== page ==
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Writing Techniques: Part I January 15, 2009

Posted by pacejmiller in On Writing.
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Die Hard 5: My old habits

Recently when working on my fantasy novel I’ve reverted to a bad habit of trying to get each sentence or paragraph perfect before I move on to the next one.  It’s slowed my writing down to a pathetic crawl, and has really taken the fun out of it.  The stuff I’ve written hasn’t been too crash hot either, suffering from a complete lack of creativity and originality.  It’s very depressing.

I thought it would be a good time to remind myself of some fundamentals of good writing I’ve read or learnt from books, websites and courses.  As I add each one, I’m going to make a mental note to observe the technique in the future.

Writing is a 4-part process

Today’s reminder is a rule I learnt about effective writing which states that writing is a 4-part process consisting of:

1. Planning

2. Writing

3. Re-wrting

4. Editing

Importantly, each step is a separate task, and we must avoid mixing them up.  I’ve successfully completed the first task of planning (took about 6 years, on and off), and I’ve moved onto the second task.  My worst problem has been the burning desire (recently resurfaced) to mix the second and third tasks, ie, to edit and write at the same time.  I know it’s wrong but I can’t seem to help myself.

Peter Elbow, Professor of English at the University of Massachusetts, offers this advice:

” The habit of compulsive, premature editing doesn’t just make writing hard.  It makes writing dead.  Your voice is damped out by all the interruptions, changes, and hesitations between the consciousness and the page…Trying to write well for most people means constantly stopping, pondering, and searching for better words.  If this is true of you, then stop trying to write well.  Otherwise, you will never write well.”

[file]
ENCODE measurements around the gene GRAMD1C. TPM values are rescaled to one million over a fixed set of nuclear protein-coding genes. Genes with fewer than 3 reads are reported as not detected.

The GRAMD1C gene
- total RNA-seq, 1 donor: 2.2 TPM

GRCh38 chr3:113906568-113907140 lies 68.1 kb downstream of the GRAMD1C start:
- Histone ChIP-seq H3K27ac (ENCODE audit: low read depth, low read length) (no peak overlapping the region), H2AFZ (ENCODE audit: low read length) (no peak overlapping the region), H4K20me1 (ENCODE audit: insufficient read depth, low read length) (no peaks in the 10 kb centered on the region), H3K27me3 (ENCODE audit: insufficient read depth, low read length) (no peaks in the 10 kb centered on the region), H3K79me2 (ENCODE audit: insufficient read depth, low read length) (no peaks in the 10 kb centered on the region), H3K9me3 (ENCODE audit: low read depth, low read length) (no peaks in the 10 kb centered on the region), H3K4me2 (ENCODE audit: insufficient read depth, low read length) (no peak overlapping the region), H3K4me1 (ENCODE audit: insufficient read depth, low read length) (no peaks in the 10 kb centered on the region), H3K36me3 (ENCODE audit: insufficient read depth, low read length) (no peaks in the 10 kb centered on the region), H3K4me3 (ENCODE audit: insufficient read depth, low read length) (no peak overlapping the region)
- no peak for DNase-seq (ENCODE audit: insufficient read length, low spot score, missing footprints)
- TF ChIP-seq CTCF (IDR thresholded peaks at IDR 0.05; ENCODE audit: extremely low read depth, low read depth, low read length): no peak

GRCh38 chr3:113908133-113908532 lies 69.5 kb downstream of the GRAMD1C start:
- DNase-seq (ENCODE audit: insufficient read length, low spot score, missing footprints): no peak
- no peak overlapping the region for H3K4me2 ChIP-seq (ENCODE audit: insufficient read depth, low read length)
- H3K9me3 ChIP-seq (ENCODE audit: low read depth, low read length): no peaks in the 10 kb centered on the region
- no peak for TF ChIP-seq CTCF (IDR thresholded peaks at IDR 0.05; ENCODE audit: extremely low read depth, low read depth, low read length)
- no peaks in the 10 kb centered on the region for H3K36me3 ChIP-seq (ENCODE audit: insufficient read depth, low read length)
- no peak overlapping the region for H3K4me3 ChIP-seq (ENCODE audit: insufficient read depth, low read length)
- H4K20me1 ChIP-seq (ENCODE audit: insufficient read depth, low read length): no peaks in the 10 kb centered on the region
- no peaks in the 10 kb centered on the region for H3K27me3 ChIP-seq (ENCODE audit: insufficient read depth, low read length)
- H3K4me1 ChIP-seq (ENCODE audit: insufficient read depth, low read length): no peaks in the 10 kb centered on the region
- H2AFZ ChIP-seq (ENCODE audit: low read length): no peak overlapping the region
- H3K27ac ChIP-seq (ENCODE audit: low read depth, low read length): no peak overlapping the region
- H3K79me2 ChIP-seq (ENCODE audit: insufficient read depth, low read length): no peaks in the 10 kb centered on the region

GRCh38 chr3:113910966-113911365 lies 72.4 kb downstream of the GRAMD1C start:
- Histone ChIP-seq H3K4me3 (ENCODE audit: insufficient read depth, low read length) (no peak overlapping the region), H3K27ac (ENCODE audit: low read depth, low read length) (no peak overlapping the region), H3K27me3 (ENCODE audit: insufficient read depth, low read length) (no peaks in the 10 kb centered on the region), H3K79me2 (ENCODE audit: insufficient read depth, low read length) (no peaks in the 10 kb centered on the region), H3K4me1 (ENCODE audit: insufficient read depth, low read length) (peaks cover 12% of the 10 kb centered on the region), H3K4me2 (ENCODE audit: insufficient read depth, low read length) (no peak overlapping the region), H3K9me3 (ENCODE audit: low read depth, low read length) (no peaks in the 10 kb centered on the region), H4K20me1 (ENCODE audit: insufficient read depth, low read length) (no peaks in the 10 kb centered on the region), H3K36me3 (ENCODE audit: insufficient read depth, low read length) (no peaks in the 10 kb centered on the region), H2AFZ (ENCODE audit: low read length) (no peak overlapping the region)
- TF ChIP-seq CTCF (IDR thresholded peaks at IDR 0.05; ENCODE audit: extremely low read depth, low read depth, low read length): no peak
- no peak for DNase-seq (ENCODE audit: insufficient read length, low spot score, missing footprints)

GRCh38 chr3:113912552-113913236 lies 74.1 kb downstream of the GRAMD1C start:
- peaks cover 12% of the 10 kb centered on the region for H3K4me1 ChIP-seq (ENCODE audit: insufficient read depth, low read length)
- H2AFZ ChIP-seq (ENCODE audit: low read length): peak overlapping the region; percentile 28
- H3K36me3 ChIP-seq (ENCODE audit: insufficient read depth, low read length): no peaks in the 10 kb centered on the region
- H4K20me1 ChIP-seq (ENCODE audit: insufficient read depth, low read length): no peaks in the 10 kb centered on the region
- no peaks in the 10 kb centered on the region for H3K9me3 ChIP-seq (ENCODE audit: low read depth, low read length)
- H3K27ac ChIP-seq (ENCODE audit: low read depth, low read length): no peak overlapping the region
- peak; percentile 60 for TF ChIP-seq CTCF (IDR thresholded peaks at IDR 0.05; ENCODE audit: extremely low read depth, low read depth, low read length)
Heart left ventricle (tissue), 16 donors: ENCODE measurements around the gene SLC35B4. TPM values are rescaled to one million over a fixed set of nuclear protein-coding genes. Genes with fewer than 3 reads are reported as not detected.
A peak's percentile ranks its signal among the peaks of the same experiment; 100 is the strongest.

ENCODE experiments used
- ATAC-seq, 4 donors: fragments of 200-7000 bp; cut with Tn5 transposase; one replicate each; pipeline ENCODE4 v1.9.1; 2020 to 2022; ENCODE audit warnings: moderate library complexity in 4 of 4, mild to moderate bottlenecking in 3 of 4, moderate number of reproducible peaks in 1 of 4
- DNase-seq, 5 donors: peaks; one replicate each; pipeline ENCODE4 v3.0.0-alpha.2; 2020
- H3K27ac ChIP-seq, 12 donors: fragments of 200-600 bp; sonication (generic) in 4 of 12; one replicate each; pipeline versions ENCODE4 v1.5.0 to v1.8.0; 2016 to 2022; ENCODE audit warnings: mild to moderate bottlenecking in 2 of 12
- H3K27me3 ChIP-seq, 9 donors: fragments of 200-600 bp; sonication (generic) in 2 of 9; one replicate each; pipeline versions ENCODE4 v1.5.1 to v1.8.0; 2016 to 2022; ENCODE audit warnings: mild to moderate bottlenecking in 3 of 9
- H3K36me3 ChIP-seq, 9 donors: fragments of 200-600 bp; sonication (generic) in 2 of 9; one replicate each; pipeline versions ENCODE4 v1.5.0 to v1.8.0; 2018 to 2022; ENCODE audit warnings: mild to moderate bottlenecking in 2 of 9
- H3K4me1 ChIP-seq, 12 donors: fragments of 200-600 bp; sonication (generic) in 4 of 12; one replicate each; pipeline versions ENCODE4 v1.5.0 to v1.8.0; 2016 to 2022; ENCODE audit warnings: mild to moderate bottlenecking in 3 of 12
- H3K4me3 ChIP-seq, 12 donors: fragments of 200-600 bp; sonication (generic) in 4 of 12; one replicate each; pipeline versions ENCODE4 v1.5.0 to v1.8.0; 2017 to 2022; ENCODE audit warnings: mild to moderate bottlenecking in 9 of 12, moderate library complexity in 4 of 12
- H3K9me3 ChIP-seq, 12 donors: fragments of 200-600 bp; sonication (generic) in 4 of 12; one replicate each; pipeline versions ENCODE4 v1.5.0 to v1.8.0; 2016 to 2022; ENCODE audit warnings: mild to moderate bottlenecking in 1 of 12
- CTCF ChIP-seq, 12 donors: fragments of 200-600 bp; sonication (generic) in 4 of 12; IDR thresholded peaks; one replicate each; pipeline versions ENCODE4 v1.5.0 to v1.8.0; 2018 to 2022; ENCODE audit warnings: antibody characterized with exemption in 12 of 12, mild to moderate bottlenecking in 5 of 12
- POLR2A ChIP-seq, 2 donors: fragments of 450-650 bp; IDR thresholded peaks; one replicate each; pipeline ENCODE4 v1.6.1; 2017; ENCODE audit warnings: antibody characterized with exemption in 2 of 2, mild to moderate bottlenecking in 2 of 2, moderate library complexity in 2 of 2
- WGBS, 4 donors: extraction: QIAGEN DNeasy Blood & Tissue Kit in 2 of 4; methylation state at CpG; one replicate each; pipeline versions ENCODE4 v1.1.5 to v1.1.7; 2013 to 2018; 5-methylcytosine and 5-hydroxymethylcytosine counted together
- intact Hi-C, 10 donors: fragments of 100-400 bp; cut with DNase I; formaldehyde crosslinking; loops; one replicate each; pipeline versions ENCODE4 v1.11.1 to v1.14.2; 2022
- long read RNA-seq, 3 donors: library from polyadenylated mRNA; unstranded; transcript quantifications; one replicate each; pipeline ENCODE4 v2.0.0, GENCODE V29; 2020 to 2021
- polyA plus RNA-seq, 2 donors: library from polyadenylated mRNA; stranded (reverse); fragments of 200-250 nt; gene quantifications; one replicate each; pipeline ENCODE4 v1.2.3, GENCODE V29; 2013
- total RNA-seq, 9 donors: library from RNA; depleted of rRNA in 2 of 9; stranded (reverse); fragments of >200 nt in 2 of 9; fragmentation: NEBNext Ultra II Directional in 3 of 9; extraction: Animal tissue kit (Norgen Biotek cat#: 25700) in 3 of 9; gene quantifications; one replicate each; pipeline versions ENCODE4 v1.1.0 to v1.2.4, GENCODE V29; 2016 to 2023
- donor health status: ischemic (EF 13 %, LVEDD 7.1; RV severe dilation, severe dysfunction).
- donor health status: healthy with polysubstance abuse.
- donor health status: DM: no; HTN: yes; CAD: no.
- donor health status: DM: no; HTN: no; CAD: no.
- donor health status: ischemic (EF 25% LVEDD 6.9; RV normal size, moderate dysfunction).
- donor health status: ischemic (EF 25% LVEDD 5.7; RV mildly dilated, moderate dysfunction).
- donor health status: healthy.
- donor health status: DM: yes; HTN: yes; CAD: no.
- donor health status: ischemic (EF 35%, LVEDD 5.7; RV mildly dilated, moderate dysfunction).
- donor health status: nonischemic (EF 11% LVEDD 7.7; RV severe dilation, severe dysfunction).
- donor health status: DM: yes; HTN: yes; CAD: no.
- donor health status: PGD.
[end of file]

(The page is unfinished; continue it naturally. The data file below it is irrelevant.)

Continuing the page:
Well put, Professor Elbow.  I’ll do my best from now on.

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Comments»

1. flighttoinsanity - January 15, 2009

this is a very common mistake for artists also. you will see all the new freshmen at art school going over and over one part of their drawing trying to make it look finished while they leave other parts absent. you will see figures with eggs for heads and no hands and feet, but delicately rendered torso. the result of which is all kinds of problems. i’m trying to import what i have learned in drawing and painting into writing. a

2. cantaffordacarriage - March 3, 2010

Hi Pace,
I share the awful habit of attempting to write the final draft on the first go. I outline all of my papers, but I think I need to reincorporate steps 3 and 4 into my writing process. As a final semester undergraduate, I’m taking English for the first time in four years and my professor tears apart my work every week. Thus I started a wordpress blog as part of my ten thousand hour quest for greatness.
I’m very glad to have discovered your writing tips; I’m in great need of reviewing the fundamentals.
Thanks much,
Will

pacejmiller - March 3, 2010

Will – hello there! Thanks for visiting my blog. Like you, I am a learning how to be a writer. Good luck!

3. Chazz Byron - March 23, 2010

I totally agree with your 4 step writing process, but until recently I didn’t realise how much was involved in each step. My biggest problem is I blur the line between step 2 and 3 so much that I lose any momentum and eventually lose interest in the story

pacejmiller - March 23, 2010

I’m struggling with that myself. I’m still stuck in the first step!

4. Chazz Byron - March 23, 2010

Planning and researching can be alot of work, I find that sometimes I even get stuck at where to start when it comes to planning.

pacejmiller - March 24, 2010

For me, planning is not too bad. The worst part is getting the courage and motivation to start!

5. logangrey20 - December 16, 2010

I’ve never been much of a planner. I just wanted to sit down at the computer and power through it. Usually, the result would be that I ended up with a half finished project. I would write half a novel and get stuck because I couldn’t get to the end. Of course, it’s hard to get to the end if you still aren’t sure what happens in the end..

I just finished my first novella and that was only because I finally made myself do an outline and research. This was beacause I read your blog and then spoke to a colleague of mine who is massively organized and does an impressive amount of planning before trying to write.

So thanks for shining the light on why I was having such a hard time finishing anything!


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